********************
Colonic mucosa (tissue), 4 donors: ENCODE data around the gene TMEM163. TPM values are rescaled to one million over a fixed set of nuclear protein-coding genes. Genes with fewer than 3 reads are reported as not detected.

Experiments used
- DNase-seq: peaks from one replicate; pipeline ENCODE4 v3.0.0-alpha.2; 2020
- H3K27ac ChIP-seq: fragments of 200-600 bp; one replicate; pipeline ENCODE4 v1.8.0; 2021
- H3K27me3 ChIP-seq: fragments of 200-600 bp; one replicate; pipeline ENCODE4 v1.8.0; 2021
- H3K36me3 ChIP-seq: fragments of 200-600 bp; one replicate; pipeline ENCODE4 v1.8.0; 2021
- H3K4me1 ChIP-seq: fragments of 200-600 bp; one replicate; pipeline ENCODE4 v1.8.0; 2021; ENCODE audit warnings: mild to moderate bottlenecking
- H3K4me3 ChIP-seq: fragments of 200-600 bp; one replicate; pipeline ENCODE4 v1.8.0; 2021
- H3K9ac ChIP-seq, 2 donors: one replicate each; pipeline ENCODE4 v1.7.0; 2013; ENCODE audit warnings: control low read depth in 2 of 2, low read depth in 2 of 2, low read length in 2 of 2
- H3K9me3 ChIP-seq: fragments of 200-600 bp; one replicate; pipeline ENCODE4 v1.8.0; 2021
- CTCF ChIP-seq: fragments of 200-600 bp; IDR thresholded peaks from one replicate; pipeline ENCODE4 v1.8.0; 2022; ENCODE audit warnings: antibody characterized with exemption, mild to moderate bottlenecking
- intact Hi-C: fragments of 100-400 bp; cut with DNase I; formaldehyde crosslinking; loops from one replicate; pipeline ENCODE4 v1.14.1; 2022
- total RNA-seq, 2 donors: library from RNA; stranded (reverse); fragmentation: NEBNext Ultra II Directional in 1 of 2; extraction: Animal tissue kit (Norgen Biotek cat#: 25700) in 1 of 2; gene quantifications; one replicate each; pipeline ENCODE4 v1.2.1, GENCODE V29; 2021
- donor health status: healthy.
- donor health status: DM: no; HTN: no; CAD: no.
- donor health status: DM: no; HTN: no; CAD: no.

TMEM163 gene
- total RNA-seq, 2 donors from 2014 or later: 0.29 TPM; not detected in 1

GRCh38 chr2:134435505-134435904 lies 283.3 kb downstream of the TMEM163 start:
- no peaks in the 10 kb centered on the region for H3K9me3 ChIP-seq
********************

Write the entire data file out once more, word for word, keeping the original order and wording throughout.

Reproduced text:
Colonic mucosa (tissue), 4 donors: ENCODE data around the gene TMEM163. TPM values are rescaled to one million over a fixed set of nuclear protein-coding genes. Genes with fewer than 3 reads are reported as not detected.

Experiments used
- DNase-seq: peaks from one replicate; pipeline ENCODE4 v3.0.0-alpha.2; 2020
- H3K27ac ChIP-seq: fragments of 200-600 bp; one replicate; pipeline ENCODE4 v1.8.0; 2021
- H3K27me3 ChIP-seq: fragments of 200-600 bp; one replicate; pipeline ENCODE4 v1.8.0; 2021
- H3K36me3 ChIP-seq: fragments of 200-600 bp; one replicate; pipeline ENCODE4 v1.8.0; 2021
- H3K4me1 ChIP-seq: fragments of 200-600 bp; one replicate; pipeline ENCODE4 v1.8.0; 2021; ENCODE audit warnings: mild to moderate bottlenecking
- H3K4me3 ChIP-seq: fragments of 200-600 bp; one replicate; pipeline ENCODE4 v1.8.0; 2021
- H3K9ac ChIP-seq, 2 donors: one replicate each; pipeline ENCODE4 v1.7.0; 2013; ENCODE audit warnings: control low read depth in 2 of 2, low read depth in 2 of 2, low read length in 2 of 2
- H3K9me3 ChIP-seq: fragments of 200-600 bp; one replicate; pipeline ENCODE4 v1.8.0; 2021
- CTCF ChIP-seq: fragments of 200-600 bp; IDR thresholded peaks from one replicate; pipeline ENCODE4 v1.8.0; 2022; ENCODE audit warnings: antibody characterized with exemption, mild to moderate bottlenecking
- intact Hi-C: fragments of 100-400 bp; cut with DNase I; formaldehyde crosslinking; loops from one replicate; pipeline ENCODE4 v1.14.1; 2022
- total RNA-seq, 2 donors: library from RNA; stranded (reverse); fragmentation: NEBNext Ultra II Directional in 1 of 2; extraction: Animal tissue kit (Norgen Biotek cat#: 25700) in 1 of 2; gene quantifications; one replicate each; pipeline ENCODE4 v1.2.1, GENCODE V29; 2021
- donor health status: healthy.
- donor health status: DM: no; HTN: no; CAD: no.
- donor health status: DM: no; HTN: no; CAD: no.

TMEM163 gene
- total RNA-seq, 2 donors from 2014 or later: 0.29 TPM; not detected in 1

GRCh38 chr2:134435505-134435904 lies 283.3 kb downstream of the TMEM163 start:
- no peaks in the 10 kb centered on the region for H3K9me3 ChIP-seq